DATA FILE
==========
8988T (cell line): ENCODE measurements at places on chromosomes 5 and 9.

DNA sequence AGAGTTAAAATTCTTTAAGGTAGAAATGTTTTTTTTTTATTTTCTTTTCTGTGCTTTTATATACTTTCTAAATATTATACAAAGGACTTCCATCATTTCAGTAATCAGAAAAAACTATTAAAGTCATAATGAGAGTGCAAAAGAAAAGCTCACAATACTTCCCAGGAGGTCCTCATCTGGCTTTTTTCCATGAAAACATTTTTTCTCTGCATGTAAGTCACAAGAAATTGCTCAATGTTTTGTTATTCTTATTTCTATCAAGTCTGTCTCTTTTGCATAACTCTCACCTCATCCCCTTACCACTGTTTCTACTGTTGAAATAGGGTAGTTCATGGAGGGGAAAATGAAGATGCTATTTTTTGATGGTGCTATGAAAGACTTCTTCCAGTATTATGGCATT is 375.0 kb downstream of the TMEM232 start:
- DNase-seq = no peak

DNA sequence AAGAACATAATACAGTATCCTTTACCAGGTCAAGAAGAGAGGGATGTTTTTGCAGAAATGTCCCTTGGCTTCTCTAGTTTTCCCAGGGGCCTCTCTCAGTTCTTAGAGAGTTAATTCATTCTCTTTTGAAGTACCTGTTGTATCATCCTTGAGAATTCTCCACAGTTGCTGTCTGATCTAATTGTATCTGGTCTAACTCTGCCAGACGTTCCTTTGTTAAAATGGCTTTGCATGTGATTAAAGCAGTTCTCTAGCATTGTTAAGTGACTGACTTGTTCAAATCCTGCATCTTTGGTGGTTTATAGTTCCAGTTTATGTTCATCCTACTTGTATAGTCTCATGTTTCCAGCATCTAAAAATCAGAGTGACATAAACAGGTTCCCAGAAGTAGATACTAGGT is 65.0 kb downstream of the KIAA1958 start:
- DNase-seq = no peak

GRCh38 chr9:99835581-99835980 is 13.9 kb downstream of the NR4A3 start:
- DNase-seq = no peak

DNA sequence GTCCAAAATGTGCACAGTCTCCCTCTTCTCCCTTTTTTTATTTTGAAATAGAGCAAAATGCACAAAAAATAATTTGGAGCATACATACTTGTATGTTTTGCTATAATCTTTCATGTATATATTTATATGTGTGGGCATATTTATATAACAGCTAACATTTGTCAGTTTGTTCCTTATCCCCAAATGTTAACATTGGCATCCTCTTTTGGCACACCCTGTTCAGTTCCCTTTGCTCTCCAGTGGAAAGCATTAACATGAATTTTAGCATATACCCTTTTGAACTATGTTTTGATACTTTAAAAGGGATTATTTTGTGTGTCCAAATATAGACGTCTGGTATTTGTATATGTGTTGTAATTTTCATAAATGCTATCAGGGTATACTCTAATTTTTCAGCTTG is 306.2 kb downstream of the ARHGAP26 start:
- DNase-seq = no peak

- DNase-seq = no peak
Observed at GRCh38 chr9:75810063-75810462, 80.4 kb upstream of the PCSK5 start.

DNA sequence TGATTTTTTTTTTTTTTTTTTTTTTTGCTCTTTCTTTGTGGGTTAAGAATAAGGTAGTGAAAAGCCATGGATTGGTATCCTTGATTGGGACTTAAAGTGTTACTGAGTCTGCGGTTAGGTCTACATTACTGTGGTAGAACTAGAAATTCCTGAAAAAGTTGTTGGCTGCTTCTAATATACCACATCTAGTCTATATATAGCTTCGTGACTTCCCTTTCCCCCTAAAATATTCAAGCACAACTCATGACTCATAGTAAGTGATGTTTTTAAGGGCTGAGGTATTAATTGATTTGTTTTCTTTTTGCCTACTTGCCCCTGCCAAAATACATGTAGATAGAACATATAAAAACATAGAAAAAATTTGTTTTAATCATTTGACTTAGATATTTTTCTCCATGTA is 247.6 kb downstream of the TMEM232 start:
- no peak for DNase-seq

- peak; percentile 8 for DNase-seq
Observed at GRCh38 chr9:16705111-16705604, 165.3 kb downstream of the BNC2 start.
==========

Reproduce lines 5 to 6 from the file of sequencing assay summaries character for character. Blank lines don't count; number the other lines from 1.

- DNase-seq = no peak

GRCh38 chr9:99835581-99835980 is 13.9 kb downstream of the NR4A3 start: